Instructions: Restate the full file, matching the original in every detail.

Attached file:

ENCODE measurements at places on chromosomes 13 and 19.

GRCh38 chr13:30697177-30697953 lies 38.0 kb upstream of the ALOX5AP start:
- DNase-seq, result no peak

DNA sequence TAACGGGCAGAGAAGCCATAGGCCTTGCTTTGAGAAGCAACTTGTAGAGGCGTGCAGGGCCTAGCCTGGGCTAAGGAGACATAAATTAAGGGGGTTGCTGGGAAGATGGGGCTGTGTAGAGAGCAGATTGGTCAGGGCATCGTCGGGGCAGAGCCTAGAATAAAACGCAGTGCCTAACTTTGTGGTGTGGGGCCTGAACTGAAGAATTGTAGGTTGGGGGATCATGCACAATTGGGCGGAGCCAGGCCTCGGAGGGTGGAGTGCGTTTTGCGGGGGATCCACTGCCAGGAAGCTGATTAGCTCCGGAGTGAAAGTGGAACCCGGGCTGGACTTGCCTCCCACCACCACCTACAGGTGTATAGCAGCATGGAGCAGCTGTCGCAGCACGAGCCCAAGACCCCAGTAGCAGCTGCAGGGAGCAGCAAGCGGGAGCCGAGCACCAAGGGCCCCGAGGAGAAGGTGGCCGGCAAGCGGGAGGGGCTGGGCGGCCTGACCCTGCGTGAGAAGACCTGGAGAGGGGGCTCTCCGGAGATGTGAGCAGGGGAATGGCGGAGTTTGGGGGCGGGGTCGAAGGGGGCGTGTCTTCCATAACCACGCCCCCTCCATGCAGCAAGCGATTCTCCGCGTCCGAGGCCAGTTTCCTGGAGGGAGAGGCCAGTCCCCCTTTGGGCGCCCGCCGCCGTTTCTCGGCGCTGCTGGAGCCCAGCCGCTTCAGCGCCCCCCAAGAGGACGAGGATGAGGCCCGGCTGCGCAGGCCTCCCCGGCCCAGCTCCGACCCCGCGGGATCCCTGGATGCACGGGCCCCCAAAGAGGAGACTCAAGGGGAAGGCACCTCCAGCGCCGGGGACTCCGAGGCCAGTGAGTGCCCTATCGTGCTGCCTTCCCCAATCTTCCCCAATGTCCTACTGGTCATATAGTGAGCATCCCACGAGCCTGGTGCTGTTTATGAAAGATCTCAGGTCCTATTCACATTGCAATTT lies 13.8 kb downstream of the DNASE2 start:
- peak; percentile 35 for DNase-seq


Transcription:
ENCODE measurements at places on chromosomes 13 and 19.

GRCh38 chr13:30697177-30697953 lies 38.0 kb upstream of the ALOX5AP start:
- DNase-seq, result no peak

DNA sequence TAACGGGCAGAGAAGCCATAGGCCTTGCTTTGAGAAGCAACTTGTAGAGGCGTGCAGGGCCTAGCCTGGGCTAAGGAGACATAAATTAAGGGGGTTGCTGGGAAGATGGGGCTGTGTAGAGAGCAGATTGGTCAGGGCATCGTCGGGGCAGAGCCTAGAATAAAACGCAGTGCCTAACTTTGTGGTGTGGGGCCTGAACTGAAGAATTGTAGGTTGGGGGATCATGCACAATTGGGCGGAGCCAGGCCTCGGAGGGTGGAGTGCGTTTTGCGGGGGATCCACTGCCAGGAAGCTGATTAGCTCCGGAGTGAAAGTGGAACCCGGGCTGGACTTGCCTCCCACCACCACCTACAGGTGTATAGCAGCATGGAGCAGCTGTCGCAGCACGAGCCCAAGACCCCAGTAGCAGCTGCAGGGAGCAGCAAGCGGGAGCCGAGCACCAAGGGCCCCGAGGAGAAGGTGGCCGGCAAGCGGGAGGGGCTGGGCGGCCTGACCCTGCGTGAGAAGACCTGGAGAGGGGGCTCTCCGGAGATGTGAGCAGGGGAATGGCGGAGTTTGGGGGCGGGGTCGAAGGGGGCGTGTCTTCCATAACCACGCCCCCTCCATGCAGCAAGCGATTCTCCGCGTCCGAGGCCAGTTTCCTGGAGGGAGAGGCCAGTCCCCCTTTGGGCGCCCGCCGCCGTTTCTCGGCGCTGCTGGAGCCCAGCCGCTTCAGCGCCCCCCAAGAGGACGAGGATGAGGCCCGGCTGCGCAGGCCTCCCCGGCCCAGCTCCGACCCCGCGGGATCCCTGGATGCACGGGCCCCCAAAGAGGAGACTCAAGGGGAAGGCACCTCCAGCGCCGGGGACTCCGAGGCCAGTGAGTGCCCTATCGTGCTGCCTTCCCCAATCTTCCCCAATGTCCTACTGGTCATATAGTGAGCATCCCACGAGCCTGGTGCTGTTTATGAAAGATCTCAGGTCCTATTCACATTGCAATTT lies 13.8 kb downstream of the DNASE2 start:
- peak; percentile 35 for DNase-seq